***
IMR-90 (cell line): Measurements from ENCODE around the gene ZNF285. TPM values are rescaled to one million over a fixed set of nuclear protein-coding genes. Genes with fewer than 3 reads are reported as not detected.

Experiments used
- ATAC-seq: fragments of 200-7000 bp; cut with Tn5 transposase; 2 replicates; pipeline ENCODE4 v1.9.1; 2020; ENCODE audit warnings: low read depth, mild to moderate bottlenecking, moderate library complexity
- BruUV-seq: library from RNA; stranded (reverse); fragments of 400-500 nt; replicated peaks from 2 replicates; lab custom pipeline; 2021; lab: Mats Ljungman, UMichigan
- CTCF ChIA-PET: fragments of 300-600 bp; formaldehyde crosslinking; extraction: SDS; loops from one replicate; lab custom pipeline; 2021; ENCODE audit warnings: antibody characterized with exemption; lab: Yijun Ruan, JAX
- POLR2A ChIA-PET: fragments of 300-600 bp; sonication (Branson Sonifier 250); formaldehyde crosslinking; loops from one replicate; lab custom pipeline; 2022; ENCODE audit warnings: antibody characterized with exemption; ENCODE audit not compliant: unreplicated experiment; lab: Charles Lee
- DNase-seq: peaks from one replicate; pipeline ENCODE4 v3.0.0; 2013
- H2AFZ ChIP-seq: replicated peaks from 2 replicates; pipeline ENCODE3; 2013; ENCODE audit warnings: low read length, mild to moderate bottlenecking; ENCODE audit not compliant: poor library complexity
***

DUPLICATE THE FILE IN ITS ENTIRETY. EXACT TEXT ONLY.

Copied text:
IMR-90 (cell line): Measurements from ENCODE around the gene ZNF285. TPM values are rescaled to one million over a fixed set of nuclear protein-coding genes. Genes with fewer than 3 reads are reported as not detected.

Experiments used
- ATAC-seq: fragments of 200-7000 bp; cut with Tn5 transposase; 2 replicates; pipeline ENCODE4 v1.9.1; 2020; ENCODE audit warnings: low read depth, mild to moderate bottlenecking, moderate library complexity
- BruUV-seq: library from RNA; stranded (reverse); fragments of 400-500 nt; replicated peaks from 2 replicates; lab custom pipeline; 2021; lab: Mats Ljungman, UMichigan
- CTCF ChIA-PET: fragments of 300-600 bp; formaldehyde crosslinking; extraction: SDS; loops from one replicate; lab custom pipeline; 2021; ENCODE audit warnings: antibody characterized with exemption; lab: Yijun Ruan, JAX
- POLR2A ChIA-PET: fragments of 300-600 bp; sonication (Branson Sonifier 250); formaldehyde crosslinking; loops from one replicate; lab custom pipeline; 2022; ENCODE audit warnings: antibody characterized with exemption; ENCODE audit not compliant: unreplicated experiment; lab: Charles Lee
- DNase-seq: peaks from one replicate; pipeline ENCODE4 v3.0.0; 2013
- H2AFZ ChIP-seq: replicated peaks from 2 replicates; pipeline ENCODE3; 2013; ENCODE audit warnings: low read length, mild to moderate bottlenecking; ENCODE audit not compliant: poor library complexity